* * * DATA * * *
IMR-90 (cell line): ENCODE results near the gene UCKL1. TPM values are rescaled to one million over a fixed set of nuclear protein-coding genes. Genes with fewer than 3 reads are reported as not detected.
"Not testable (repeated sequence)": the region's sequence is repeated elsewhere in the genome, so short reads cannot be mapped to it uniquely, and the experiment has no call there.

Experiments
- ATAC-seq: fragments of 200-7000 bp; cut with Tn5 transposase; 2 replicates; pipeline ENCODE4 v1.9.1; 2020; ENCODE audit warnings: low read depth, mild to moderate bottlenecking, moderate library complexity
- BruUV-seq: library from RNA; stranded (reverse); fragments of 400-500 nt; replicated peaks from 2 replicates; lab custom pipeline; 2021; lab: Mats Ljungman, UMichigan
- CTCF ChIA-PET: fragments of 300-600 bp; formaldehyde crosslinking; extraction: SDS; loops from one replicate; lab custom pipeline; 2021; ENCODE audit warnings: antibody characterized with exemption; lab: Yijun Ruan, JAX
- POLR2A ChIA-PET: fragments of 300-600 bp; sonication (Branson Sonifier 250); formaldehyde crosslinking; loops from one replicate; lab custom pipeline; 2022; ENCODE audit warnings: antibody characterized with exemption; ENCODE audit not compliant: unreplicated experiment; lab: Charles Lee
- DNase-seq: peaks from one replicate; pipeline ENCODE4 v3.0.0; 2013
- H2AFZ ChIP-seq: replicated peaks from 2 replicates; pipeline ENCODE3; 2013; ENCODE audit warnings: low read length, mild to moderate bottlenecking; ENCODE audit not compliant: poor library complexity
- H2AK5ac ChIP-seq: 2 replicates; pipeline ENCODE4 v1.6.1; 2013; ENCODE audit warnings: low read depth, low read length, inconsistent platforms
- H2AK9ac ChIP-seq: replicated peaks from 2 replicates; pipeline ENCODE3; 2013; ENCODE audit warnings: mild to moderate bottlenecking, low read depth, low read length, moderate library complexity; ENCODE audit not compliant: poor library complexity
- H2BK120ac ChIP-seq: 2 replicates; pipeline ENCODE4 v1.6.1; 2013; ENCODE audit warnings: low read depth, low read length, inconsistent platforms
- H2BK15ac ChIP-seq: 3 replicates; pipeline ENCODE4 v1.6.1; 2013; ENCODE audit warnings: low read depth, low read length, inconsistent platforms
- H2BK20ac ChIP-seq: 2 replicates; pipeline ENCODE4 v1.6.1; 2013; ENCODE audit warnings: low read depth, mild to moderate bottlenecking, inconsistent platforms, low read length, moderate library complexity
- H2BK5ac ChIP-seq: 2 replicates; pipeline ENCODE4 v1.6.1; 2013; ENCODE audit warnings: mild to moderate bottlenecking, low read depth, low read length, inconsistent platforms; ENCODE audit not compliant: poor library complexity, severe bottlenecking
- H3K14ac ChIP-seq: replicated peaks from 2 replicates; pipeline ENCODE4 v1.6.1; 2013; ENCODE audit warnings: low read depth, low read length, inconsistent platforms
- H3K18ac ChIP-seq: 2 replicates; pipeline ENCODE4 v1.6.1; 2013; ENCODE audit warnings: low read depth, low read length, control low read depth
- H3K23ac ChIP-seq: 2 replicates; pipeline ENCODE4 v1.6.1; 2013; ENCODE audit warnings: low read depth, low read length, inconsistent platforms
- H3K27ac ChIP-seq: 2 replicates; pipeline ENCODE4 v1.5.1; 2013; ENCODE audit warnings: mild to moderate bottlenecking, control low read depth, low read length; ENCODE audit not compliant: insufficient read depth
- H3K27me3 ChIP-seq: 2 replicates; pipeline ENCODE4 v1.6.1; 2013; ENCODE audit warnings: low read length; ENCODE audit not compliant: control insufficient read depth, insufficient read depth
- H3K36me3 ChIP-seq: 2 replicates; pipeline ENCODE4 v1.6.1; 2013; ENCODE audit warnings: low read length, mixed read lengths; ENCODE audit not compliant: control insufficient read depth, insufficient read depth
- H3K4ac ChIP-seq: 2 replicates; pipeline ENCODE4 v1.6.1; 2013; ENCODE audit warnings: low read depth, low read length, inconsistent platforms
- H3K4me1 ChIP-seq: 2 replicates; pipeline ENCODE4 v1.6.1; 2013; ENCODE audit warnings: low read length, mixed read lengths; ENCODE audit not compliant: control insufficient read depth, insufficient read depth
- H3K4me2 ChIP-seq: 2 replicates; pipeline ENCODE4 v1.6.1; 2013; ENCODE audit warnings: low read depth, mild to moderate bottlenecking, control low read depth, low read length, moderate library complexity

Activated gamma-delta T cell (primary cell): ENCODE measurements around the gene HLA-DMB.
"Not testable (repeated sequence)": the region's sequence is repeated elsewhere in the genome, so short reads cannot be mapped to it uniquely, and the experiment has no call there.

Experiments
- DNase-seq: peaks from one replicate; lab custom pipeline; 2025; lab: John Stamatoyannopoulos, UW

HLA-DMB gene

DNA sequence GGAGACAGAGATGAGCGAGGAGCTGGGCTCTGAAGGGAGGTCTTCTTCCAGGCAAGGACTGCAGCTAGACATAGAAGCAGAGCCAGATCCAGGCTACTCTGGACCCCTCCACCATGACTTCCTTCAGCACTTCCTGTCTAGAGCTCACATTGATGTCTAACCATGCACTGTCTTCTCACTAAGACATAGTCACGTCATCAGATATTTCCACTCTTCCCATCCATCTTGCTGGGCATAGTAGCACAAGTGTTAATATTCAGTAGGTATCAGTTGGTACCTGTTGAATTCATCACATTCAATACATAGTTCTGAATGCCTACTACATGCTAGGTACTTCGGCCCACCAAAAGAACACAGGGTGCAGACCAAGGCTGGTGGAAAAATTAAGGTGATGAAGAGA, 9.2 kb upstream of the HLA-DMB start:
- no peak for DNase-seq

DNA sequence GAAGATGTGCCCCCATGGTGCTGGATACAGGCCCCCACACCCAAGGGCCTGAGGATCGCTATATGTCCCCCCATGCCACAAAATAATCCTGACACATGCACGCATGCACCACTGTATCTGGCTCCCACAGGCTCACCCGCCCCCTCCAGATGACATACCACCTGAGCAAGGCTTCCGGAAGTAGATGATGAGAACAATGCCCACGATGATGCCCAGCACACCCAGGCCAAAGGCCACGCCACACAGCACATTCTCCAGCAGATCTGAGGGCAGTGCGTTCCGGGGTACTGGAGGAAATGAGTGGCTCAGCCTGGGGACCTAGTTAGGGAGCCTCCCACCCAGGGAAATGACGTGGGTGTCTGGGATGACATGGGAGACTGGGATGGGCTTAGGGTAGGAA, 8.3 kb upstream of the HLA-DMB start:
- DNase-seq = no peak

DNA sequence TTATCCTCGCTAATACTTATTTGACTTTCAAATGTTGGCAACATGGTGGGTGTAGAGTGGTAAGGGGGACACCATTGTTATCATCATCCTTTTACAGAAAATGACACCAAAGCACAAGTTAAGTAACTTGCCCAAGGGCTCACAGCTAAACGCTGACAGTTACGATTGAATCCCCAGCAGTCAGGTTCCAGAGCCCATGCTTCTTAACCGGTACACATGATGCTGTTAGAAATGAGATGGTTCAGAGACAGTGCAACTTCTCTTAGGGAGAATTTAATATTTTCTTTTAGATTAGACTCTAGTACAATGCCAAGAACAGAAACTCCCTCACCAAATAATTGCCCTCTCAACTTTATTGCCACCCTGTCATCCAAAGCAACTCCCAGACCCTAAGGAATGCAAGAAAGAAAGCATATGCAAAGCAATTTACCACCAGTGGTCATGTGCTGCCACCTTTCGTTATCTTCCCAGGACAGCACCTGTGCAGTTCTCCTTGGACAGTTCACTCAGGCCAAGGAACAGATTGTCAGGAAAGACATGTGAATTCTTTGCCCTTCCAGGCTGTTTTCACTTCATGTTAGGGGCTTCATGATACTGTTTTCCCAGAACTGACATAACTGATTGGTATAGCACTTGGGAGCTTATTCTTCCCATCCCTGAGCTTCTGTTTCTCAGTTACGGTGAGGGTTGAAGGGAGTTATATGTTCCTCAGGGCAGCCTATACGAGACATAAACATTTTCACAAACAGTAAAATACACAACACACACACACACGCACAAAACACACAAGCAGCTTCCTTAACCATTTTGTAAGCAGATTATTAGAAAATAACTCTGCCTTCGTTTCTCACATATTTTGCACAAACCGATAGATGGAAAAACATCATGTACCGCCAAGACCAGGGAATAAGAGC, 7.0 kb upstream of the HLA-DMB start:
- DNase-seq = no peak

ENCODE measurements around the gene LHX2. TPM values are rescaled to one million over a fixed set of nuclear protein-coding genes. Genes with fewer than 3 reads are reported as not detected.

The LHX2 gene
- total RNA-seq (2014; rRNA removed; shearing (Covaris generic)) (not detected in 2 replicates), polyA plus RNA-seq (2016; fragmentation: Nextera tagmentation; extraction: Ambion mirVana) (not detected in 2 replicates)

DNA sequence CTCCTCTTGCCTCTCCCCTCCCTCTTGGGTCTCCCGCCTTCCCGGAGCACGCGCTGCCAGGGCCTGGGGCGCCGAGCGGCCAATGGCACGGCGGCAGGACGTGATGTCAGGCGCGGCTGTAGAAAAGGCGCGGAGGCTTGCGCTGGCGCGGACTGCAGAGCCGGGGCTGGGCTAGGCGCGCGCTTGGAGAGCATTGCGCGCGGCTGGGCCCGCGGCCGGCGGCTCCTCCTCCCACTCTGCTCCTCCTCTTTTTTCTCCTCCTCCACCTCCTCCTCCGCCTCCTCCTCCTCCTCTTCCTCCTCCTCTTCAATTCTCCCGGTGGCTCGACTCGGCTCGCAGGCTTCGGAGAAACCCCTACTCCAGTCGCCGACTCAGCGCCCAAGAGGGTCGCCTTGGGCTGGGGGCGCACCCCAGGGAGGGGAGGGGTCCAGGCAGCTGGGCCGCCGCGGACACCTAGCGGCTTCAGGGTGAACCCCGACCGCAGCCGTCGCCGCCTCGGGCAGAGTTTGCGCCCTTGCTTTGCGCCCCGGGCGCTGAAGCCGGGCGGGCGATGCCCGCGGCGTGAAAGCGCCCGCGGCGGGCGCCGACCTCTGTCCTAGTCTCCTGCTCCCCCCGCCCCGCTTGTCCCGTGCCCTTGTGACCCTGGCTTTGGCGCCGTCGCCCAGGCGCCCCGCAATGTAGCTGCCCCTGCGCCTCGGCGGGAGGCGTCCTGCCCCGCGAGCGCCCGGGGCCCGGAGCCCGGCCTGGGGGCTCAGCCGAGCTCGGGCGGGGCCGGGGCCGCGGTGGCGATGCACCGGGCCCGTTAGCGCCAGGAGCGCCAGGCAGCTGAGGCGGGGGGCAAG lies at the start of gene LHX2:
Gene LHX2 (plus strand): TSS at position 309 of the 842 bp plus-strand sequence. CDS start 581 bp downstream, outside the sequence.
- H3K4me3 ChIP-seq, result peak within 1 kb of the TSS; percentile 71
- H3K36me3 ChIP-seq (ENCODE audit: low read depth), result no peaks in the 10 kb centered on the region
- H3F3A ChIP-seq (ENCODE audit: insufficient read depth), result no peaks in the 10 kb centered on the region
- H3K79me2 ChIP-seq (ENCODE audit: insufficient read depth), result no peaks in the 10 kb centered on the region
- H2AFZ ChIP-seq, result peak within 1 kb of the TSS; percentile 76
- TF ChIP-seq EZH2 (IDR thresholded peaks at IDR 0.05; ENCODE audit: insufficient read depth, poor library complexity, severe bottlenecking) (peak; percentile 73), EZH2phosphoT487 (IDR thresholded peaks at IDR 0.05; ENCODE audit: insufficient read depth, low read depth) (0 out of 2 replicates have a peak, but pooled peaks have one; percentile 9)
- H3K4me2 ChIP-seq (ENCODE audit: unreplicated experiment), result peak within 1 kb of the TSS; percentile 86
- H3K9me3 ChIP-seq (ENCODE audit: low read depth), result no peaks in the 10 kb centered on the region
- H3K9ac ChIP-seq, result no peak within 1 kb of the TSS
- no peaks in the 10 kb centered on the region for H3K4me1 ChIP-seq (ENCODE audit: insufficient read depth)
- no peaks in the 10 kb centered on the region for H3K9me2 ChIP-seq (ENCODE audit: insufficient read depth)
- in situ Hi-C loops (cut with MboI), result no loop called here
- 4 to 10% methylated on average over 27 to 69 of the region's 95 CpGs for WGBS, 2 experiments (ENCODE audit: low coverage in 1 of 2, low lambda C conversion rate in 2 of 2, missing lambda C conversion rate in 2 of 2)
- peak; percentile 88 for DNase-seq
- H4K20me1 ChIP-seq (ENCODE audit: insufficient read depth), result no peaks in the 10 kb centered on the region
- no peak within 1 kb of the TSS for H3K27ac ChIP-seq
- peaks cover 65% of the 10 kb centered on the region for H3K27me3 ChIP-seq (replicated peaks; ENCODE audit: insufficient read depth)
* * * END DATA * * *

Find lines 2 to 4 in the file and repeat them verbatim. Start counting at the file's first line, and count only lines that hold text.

"Not testable (repeated sequence)": the region's sequence is repeated elsewhere in the genome, so short reads cannot be mapped to it uniquely, and the experiment has no call there.

Experiments
- ATAC-seq: fragments of 200-7000 bp; cut with Tn5 transposase; 2 replicates; pipeline ENCODE4 v1.9.1; 2020; ENCODE audit warnings: low read depth, mild to moderate bottlenecking, moderate library complexity